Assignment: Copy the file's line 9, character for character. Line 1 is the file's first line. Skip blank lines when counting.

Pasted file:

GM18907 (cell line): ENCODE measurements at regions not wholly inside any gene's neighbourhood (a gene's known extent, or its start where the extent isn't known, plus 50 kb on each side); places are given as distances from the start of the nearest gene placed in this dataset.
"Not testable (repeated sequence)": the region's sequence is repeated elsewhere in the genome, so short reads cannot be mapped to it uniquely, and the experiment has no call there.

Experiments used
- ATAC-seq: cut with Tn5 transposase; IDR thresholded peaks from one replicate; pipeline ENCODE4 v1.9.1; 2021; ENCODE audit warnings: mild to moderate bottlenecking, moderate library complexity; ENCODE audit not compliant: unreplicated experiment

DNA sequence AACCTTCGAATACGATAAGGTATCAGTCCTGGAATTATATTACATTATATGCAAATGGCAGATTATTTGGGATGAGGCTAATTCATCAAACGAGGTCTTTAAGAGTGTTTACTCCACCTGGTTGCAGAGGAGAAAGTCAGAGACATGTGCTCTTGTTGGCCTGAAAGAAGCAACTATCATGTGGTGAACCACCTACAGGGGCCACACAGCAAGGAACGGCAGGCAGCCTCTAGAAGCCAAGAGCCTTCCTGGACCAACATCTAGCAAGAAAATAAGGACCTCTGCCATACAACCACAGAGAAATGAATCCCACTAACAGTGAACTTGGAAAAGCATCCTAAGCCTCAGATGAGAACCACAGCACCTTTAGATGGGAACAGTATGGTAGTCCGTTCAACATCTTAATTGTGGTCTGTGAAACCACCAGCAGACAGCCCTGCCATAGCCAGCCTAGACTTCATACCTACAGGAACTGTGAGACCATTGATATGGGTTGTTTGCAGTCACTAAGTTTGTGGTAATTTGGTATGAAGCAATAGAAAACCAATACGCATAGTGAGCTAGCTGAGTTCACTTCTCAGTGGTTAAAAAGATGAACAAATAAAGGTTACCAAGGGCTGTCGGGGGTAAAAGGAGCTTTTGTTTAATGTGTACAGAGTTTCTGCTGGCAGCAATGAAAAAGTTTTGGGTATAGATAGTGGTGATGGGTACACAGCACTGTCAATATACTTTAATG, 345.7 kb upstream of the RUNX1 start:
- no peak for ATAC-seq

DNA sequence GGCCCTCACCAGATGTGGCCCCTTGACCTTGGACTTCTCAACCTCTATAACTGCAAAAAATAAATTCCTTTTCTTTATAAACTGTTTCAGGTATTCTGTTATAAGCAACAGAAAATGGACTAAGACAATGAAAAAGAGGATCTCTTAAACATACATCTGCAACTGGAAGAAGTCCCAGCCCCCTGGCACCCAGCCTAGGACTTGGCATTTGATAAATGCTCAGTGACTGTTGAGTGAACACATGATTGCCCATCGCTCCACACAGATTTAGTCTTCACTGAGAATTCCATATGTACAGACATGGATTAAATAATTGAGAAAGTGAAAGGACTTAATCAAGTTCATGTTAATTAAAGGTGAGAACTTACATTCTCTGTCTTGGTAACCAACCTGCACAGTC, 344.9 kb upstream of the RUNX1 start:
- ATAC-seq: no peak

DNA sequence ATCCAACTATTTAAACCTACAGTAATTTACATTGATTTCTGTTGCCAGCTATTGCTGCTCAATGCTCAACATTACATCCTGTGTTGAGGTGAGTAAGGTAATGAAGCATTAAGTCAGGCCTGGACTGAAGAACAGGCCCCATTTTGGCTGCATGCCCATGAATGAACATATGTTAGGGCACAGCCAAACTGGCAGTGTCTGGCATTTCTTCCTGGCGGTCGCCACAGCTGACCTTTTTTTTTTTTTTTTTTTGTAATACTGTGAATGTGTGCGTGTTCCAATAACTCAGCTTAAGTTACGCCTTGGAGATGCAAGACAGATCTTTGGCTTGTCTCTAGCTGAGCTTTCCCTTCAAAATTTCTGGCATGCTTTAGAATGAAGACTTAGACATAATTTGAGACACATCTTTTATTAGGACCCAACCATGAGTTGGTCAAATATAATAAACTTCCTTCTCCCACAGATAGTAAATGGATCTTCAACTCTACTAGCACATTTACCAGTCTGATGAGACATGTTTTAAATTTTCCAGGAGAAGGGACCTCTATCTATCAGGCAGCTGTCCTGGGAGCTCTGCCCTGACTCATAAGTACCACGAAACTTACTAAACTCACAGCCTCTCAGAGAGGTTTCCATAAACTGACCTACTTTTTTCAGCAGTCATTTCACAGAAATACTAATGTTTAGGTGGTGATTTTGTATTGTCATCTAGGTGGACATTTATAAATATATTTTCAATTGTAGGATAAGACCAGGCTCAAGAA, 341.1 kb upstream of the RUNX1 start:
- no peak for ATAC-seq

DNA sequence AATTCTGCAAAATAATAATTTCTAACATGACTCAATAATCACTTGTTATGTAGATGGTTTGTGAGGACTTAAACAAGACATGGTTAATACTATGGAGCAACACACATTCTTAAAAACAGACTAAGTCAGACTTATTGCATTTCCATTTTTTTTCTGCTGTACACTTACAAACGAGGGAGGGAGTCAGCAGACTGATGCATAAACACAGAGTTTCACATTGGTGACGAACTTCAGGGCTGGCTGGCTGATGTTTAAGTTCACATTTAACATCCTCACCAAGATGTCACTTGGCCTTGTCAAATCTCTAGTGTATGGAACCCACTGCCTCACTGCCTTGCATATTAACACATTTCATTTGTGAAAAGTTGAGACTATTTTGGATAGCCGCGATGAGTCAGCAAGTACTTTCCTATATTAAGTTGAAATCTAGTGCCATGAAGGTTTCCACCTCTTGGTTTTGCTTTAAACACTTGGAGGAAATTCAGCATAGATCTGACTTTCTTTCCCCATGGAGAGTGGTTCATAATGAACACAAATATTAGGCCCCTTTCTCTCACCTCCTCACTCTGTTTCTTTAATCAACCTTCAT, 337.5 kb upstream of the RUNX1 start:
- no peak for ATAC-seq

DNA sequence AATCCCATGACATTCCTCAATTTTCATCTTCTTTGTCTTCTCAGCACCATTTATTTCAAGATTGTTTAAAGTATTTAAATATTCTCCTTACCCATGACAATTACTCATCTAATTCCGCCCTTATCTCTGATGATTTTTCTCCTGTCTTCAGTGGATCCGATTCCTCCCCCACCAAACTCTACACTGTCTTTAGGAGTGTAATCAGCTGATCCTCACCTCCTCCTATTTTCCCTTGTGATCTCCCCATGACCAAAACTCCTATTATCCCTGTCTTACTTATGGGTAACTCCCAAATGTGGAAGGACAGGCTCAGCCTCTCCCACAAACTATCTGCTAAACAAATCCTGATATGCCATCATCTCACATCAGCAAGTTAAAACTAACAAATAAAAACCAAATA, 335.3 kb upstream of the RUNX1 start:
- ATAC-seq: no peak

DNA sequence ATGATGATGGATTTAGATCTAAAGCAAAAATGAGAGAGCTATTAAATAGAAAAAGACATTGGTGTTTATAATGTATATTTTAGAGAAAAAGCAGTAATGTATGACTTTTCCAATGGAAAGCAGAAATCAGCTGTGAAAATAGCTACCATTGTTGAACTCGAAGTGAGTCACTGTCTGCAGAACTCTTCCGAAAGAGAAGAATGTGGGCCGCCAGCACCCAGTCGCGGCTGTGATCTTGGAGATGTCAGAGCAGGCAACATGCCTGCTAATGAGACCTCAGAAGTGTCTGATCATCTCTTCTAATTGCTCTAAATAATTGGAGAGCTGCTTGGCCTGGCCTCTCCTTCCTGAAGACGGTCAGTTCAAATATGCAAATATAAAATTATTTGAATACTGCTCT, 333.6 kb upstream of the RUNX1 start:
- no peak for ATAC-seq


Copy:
DNA sequence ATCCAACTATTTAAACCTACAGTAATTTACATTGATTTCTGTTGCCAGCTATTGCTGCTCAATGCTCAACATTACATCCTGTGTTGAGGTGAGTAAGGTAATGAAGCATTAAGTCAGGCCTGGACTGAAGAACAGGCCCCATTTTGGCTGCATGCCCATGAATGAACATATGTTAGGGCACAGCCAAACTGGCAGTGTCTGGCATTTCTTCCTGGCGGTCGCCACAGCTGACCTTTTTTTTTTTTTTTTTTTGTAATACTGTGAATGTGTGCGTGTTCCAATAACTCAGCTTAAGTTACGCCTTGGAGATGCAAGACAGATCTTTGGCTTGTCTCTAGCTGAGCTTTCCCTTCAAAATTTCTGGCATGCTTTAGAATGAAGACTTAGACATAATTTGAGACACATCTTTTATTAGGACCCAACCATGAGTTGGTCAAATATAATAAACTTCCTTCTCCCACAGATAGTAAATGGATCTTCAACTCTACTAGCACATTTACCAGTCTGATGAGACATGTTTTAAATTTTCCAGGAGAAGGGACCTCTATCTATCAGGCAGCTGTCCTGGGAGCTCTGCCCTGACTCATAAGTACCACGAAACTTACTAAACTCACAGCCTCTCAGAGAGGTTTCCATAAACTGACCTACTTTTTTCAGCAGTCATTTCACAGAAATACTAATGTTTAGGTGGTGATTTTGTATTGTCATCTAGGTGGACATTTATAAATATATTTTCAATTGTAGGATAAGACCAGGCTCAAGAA, 341.1 kb upstream of the RUNX1 start: